- York was excluded from the centre of power depite being the king's closest living male relative.
- King's chief advisers, Suffolk and Somerset opposed him. They lead a faction that enabled them to monopolise royal patronage and would not share power with York.
- The queen didn't like or trust York becuase of his forcefulness, his blood relationship with the king and his claim to the throne. When Gloucester died, York became heir-presumptive but Margaret succeeded in keeping him at arms length from the king and court.
- York was too stubborn arrogant and demanding. Had no patience and preffered confrontation and challenge.
- Served twice as the king's military commander in France so mortified when he was replaced by Somerset- York suspected Somerset for having kingly ambitions(somerset had a claim to throne)
- He was owed £38,000 by the crown for his service and wanted to be paid some of it or be appointed to a meaningful role- he was appointed with the lieutenancy of Ireland.
- Debts remained unpaid and he survived only with financial assistance from friends and sale of some of his properties.
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Fall of Suffolk and Act of Resumption
- 1449- England defeated with loss of Glascony and Normandy under Somerset- York's complaints valid.
- Suffolk and Somerset blamed for defeats. Henry VI called on parliament to raise money for war but they refused and charged Suffolk with treason- accused of misgovernment, mismanaging war and financial corruption- imprisoned in Tower.
- Henry VI intervened and banished him to France for 5 years but the ship was intercepted in the channel and he was captured by his enemies.
- Price of further grants of taxation- Commons demanded king approve of passing act of resumption.
- Passing this act made it possible to recover most of the grants of land with which the king rewarded favourites over previous decades.- Humiliation for king as it undermined his authority and ability to offer rewards.
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- Rebels led by Cade who was nothing more than a murderous criminal. Rebels pledged loyalty to the king but made demands:
- Removal and punishment of royal officials guilty of corruption and misgovernment in Kent.
- Fair and impartial justice, restoration of law and order.
- Removal of evil councillors.
- Appointment of Dukes of York, Buckingham and Exeter to the royal council.
- Rebellion collapsed but still executed a number of royal courtiers.
- York left Ireland and returned to london in Sep 1450.- Greeted with enormous public support.
- York presented king with list of grievances- two bills of complaint.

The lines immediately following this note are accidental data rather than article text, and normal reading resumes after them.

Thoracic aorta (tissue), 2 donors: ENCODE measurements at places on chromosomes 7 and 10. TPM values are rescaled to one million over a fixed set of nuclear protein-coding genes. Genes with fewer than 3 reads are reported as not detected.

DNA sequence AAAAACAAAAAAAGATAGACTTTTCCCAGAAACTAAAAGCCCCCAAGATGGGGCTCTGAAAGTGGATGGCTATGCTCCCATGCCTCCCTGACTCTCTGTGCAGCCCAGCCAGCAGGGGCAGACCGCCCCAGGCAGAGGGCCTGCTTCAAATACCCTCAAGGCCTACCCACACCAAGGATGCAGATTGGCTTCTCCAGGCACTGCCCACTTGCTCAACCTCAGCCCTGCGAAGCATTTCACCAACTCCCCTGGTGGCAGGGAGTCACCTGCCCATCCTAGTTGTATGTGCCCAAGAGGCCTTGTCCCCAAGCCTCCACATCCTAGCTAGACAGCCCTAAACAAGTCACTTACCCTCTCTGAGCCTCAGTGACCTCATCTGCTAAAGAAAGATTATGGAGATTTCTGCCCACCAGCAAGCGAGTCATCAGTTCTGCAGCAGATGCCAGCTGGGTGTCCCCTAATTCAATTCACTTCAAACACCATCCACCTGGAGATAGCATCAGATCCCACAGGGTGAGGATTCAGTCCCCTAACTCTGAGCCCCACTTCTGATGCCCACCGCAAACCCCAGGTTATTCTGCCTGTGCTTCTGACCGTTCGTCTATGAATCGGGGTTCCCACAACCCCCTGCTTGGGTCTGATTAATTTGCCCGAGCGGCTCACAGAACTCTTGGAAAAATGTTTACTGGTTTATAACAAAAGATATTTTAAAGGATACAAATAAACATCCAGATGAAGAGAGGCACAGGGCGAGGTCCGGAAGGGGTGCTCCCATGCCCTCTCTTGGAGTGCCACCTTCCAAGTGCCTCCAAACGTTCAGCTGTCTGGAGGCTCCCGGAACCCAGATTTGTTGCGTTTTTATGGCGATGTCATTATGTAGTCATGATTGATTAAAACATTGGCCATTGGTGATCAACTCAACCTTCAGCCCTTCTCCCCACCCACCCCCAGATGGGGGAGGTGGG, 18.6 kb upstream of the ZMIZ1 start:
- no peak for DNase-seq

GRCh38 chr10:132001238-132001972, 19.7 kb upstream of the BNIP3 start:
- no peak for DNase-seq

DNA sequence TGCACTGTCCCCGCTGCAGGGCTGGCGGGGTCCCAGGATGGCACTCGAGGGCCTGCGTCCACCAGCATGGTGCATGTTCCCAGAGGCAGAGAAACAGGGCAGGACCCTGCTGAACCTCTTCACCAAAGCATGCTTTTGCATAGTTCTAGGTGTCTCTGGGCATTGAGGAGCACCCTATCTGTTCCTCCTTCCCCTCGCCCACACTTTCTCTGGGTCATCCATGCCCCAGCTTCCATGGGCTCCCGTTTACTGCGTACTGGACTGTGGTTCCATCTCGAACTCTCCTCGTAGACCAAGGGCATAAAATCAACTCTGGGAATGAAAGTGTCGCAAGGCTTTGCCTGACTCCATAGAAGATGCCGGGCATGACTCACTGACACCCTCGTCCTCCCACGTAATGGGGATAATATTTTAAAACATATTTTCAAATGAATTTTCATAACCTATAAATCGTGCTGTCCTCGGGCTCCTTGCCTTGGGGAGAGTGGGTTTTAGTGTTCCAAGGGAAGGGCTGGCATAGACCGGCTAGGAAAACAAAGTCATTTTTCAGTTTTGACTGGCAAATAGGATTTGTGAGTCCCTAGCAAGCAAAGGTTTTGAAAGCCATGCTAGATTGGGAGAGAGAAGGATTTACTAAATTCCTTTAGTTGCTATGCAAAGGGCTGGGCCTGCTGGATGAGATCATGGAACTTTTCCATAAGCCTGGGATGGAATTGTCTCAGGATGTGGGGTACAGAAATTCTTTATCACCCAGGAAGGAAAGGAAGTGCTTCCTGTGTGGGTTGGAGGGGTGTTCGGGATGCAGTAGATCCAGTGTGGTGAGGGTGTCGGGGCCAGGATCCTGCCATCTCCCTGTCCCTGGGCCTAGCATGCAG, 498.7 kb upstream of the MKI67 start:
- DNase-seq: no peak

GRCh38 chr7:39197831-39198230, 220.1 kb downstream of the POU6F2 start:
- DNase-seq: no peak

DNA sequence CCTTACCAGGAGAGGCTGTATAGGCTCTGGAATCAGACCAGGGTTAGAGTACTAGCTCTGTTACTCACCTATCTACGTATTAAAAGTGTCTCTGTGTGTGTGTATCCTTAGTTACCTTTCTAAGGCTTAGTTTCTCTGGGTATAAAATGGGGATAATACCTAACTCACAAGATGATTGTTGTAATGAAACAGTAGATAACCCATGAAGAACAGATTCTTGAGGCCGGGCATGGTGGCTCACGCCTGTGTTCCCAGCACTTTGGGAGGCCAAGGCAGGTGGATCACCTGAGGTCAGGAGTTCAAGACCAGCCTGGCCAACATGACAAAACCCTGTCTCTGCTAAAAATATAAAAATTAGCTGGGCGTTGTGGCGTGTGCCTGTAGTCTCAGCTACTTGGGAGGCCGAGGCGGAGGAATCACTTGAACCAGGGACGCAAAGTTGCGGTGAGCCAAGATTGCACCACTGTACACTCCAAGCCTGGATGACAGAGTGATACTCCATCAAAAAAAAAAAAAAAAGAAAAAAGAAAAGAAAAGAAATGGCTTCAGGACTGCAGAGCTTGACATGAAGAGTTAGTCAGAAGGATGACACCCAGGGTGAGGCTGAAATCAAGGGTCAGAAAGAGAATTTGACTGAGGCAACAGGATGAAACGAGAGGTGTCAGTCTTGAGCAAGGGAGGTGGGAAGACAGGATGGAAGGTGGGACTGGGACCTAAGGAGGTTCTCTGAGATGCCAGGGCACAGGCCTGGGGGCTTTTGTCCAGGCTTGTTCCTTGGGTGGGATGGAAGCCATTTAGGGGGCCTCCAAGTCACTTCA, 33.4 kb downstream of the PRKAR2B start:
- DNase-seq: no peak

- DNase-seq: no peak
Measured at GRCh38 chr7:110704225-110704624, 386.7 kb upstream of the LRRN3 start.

- First Bill: Concerned with position of Heir, debts and fact that his advice has been ignored.
- Second Bill: General grievances similar to the ones that Cade's rebels had drawn up.
- York persuaded king to meet some demands, backed by 3000 armed retainers, he was appointed to royal council.
- Somerset still dominated King's council, money owed to York not paid and position as heir-presumptive not legally recognised. Somerset was made Captain of Calais- control of the largest army.
- 1452 York's army met the king's but most powerful nobles remained loyal to king- York outnumbered and forced to submit. Queen got pregnant- blow to his position as heir-presumptive.
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Henry VI's insanity and York's Protectorate
- Aug 1453- Henry heard of defeats in France that ended english victory in 100 years war- he suffered mental breakdown.
- Margaret worked with Somerset in politics to exclude York from power and make herself regent.
- Appaled nobility who turned on Somerset and supported York- Margaret tried to conciliate enemies by imprisoning Somerset in the tower.
- Nevilles supported York and MoA could not prevent York from assuming the power and authority of protecter and defender of the realm in 1454.
- Protectorate short lived (12 months) but reduced size and expenditure of royal household and restored greater law and order.
- He failed to have Somerset put on trial for treason. Still gained little support from noble families.
- Prince Edward born in 1453- York posed threat to his inheritance- determined to destroy York even after Henry recovered (1454).
- Henry declared York as his pricipal royal advisor but this was short lived as Margaret convinced him to exclude York from decision making process on important matters.